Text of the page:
Your browser is no longer supported

For the best possible experience using our website we recommend you upgrade to a newer version or another browser.

Your browser appears to have cookies disabled. For the best experience of this website, please enable cookies in your browser

We'll assume we have your consent to use cookies, for example so you won't need to log in each time you visit our site.
Learn more

A303 Stonehenge tunnel 'de-risking contract to be split off'

Stonehenge

Highways England is to split off a “de-risking” £200M enabling works contract from the main contract to build the A303 Stonehenge tunnel project, New Civil Engineer understands.

The £1.6bn A303 Stonehenge tunnel project is one of the most complex and controversial projects Highways England has undertaken. It involves building a 2.9km long twin-bore tunnel through the World Heritage Site with portals inside its boundaries.

It is understood that this new contract will help mitigate the construction risks and make the project more attractive to potential contractors.

Speaking at the New Civil Engineer Tunnelling summit last year Highways England programme director A303 Stonehenge Derek Parody said that while there had been a strong appetite from some contractors, the issue of risk allocation was one of the sticking points.

Parody said archaeology was a perceived risk, but because the site had been mapped that aspect was really well understood. However, contractors would face challenges such as making it “invisible” during construction, water from a significant aquifer with rapidly changing seasonal levels and disposal of spoil through the World Heritage Site.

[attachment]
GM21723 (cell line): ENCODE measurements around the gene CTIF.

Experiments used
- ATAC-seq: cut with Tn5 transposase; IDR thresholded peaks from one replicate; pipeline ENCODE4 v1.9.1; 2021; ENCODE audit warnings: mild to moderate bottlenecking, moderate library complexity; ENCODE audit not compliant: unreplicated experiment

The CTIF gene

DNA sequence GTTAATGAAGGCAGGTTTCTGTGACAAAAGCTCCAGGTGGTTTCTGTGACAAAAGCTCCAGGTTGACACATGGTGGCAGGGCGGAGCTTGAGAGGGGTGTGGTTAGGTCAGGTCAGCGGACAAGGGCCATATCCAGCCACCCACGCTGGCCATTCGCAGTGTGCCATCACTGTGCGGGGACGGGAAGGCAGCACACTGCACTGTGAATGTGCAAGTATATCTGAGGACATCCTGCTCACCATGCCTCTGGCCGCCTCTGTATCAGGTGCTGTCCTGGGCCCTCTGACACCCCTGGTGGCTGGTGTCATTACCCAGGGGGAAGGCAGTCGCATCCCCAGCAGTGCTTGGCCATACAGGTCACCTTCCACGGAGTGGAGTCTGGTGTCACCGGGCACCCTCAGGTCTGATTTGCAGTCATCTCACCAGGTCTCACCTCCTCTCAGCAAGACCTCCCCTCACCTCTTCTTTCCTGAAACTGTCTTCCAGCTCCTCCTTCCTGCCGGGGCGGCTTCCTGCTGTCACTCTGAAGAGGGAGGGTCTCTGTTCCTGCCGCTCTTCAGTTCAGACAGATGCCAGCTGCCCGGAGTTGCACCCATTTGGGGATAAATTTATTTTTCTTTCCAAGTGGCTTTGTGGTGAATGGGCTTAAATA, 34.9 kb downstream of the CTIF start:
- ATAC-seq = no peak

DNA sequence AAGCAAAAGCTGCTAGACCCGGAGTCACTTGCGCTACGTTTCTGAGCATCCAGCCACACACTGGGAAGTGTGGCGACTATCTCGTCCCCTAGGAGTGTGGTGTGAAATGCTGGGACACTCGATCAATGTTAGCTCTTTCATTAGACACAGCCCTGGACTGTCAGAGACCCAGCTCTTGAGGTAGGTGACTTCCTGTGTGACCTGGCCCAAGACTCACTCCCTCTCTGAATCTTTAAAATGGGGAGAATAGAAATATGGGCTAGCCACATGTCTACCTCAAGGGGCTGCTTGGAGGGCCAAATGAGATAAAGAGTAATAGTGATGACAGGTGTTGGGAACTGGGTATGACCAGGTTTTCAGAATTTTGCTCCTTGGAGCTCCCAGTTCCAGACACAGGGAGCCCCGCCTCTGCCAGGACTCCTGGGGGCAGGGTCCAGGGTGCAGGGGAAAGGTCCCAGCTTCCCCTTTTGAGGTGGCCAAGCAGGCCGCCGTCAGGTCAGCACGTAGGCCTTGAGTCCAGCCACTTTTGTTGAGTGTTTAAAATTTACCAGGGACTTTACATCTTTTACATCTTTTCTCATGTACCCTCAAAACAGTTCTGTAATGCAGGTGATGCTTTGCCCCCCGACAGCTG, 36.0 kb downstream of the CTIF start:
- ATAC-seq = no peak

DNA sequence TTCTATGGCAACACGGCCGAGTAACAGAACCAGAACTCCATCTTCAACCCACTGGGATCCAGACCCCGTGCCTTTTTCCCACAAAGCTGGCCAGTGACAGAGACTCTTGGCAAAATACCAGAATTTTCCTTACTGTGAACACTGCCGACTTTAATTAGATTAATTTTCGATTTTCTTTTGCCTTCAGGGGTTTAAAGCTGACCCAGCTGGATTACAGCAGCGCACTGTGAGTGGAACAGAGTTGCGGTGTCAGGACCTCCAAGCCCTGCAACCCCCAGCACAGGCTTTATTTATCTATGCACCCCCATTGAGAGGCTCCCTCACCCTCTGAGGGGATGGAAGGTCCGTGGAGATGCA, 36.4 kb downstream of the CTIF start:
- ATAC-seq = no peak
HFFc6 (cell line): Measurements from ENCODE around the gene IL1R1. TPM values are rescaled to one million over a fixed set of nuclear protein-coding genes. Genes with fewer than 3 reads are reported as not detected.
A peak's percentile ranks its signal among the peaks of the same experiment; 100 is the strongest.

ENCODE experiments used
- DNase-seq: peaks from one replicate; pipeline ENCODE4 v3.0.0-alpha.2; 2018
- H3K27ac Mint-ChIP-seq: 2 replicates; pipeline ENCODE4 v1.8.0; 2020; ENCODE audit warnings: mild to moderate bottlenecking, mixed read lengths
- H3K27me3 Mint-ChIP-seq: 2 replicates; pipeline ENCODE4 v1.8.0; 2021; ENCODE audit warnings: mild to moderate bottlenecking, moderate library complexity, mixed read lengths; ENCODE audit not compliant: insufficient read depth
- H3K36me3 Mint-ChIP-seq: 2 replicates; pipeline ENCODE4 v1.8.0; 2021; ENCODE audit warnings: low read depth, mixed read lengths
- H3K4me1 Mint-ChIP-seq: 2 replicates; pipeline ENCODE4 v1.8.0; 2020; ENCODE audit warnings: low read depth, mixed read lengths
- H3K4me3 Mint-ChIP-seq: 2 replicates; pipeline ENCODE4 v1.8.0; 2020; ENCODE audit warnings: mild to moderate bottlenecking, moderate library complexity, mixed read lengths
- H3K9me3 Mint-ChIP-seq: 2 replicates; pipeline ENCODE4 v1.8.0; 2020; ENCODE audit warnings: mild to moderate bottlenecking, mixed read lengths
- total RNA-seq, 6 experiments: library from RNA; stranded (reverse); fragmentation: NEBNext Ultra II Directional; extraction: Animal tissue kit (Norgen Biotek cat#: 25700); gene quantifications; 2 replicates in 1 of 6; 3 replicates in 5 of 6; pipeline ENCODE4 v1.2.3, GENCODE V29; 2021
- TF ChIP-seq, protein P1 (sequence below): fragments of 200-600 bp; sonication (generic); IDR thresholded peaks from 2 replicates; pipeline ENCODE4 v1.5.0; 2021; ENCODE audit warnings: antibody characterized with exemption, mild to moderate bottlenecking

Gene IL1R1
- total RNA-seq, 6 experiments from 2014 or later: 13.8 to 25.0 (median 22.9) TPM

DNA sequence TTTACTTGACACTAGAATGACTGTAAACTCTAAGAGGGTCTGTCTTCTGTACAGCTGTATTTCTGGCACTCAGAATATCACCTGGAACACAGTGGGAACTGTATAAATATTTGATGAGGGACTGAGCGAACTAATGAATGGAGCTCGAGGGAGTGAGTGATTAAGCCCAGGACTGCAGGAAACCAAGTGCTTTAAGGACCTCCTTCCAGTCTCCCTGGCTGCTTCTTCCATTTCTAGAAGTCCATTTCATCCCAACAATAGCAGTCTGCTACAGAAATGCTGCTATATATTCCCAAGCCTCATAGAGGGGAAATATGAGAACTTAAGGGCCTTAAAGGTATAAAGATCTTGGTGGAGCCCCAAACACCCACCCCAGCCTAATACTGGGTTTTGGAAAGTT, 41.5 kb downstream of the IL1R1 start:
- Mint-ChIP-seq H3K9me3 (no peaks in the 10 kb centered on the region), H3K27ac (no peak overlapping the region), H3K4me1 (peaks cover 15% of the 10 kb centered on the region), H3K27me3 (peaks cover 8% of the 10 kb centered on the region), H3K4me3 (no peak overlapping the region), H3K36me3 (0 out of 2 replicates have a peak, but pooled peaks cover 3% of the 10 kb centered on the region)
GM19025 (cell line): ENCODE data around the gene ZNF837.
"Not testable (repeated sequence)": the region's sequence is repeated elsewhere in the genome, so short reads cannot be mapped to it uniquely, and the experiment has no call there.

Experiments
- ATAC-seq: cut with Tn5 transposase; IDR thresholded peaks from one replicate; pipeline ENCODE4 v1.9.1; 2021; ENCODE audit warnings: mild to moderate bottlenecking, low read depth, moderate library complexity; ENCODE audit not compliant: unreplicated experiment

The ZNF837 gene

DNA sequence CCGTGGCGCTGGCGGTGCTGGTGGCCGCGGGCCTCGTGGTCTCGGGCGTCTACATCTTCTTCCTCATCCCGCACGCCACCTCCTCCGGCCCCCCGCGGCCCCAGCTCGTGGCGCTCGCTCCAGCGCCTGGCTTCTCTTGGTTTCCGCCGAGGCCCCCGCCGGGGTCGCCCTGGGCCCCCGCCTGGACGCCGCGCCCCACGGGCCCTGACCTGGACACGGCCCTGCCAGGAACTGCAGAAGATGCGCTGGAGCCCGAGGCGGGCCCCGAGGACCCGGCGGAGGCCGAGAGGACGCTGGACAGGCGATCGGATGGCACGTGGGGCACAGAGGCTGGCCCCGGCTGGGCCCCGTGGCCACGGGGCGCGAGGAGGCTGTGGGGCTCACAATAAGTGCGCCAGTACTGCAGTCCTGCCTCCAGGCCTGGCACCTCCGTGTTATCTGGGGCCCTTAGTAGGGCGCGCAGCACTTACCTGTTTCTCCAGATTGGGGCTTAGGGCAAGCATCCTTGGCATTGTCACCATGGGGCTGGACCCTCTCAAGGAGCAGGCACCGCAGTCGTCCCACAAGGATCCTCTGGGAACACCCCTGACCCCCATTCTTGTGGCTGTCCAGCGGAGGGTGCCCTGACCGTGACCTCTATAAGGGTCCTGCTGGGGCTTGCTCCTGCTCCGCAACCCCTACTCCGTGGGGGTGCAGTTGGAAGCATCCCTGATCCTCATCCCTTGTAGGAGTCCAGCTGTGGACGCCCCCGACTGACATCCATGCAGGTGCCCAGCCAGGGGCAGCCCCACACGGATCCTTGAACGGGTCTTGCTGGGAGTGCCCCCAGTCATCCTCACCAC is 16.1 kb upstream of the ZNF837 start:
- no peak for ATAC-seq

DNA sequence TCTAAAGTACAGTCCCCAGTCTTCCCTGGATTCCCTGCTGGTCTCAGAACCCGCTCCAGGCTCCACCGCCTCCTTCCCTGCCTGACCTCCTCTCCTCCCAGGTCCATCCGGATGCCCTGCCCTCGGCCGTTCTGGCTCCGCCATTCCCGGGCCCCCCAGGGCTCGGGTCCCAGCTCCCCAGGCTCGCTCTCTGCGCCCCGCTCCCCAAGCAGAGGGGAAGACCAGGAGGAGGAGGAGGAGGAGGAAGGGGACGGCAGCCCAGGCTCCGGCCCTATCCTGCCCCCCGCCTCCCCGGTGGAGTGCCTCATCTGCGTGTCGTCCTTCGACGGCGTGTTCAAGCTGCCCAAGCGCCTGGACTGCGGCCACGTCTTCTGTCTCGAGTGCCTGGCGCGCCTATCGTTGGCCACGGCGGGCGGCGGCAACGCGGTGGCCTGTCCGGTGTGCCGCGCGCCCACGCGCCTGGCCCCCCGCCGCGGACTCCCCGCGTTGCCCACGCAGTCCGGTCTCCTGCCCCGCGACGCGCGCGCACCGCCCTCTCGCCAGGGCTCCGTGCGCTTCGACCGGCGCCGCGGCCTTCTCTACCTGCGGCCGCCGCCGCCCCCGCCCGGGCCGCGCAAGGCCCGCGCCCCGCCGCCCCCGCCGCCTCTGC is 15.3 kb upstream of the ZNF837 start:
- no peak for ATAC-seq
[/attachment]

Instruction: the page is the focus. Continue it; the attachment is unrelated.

A prior information notice (PIN) was put out by Highways England in late December last year searching for contractors which had an interest in the the A303 and Lower Thames Crossing tunnels.

In the PIN it said the A303 Stonehenge project was currently anticipated to be primarily a privately financed design, build, finance & maintain the contract, and “some associated enabling works”. It went on to say it reserved the rights to award contracts in lots or groups of lots.

New Civil Engineer  understands the enabling works contract has been priced at £200M, but Highways England was not able to confirm the cost and said it had not yet finalised its procurement approach.

“A PIN has been issued which provides potential bidders with an early indication that a procurement process may be launched in the future for the A303 Stonehenge project,” said a Highways England spokesperson.

“We have not yet finalised our procurement approach. This will be announced in due course.”

 

Tags

Readers' comments (1)

Have your say

You must sign in to make a comment

Please remember that the submission of any material is governed by our Terms and Conditions and by submitting material you confirm your agreement to these Terms and Conditions. Please note comments made online may also be published in the print edition of New Civil Engineer. Links may be included in your comments but HTML is not permitted.

Related Jobs